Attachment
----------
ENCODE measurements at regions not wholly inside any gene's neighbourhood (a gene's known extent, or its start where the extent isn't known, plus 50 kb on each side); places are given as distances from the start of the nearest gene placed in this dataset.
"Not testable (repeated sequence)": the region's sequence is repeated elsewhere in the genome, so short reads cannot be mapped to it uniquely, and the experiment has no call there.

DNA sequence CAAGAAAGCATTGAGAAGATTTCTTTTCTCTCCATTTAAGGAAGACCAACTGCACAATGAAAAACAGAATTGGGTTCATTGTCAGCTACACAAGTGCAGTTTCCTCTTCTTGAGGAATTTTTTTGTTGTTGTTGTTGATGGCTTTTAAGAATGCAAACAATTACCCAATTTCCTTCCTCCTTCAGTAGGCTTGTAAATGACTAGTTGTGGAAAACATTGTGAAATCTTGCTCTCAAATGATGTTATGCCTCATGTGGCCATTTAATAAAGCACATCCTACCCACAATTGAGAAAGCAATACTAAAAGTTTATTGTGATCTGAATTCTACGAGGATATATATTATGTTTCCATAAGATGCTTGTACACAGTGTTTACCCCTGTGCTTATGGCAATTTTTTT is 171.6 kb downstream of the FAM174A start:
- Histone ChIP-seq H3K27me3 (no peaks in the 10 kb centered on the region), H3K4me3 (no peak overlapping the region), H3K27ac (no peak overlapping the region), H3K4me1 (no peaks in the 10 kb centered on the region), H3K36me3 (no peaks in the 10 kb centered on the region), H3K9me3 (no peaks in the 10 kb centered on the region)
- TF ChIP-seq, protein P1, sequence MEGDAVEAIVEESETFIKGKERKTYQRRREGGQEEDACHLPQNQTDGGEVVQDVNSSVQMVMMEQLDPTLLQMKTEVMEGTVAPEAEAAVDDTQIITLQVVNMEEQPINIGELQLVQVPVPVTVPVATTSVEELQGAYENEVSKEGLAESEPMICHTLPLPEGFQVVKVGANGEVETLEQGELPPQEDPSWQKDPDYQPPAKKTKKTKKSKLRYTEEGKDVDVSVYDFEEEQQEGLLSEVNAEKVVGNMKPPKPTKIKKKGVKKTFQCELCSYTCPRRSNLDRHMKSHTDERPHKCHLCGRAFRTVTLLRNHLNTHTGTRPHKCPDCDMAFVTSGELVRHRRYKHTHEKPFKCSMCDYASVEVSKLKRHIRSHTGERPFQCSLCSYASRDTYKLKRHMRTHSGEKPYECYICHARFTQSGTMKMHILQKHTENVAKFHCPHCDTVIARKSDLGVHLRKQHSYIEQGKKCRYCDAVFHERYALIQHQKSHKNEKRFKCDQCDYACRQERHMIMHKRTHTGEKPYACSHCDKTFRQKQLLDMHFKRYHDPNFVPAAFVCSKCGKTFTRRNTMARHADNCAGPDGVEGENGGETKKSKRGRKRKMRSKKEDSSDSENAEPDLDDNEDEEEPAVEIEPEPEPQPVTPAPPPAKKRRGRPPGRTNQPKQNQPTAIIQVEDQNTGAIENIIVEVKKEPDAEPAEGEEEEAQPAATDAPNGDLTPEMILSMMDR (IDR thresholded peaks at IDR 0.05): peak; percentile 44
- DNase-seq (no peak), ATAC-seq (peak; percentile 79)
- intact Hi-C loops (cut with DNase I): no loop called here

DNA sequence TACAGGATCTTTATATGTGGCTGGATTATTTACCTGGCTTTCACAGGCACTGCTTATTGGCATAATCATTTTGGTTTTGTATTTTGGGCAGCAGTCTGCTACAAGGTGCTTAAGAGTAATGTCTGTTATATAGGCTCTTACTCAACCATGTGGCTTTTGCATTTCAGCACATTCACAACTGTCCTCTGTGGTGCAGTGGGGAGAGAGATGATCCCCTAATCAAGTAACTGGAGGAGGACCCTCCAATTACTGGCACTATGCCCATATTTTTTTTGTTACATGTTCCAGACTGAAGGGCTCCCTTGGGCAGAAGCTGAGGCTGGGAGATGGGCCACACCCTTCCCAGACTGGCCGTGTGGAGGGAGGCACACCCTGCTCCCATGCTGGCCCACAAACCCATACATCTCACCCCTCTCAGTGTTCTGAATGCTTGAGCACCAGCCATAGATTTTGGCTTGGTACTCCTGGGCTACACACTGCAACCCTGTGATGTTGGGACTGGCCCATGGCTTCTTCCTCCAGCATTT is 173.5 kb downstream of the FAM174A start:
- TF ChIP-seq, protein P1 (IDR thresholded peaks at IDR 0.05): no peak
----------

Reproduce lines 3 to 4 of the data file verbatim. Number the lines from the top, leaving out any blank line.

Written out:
DNA sequence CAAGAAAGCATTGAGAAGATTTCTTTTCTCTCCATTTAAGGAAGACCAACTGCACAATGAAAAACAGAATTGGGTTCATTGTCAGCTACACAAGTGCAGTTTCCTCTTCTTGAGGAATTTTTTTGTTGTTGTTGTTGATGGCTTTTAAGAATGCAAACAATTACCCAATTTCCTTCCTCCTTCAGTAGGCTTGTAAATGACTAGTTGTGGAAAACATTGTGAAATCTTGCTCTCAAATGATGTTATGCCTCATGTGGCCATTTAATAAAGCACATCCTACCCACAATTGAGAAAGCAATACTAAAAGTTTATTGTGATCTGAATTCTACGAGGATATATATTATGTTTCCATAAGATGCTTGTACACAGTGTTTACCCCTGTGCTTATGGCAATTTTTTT is 171.6 kb downstream of the FAM174A start:
- Histone ChIP-seq H3K27me3 (no peaks in the 10 kb centered on the region), H3K4me3 (no peak overlapping the region), H3K27ac (no peak overlapping the region), H3K4me1 (no peaks in the 10 kb centered on the region), H3K36me3 (no peaks in the 10 kb centered on the region), H3K9me3 (no peaks in the 10 kb centered on the region)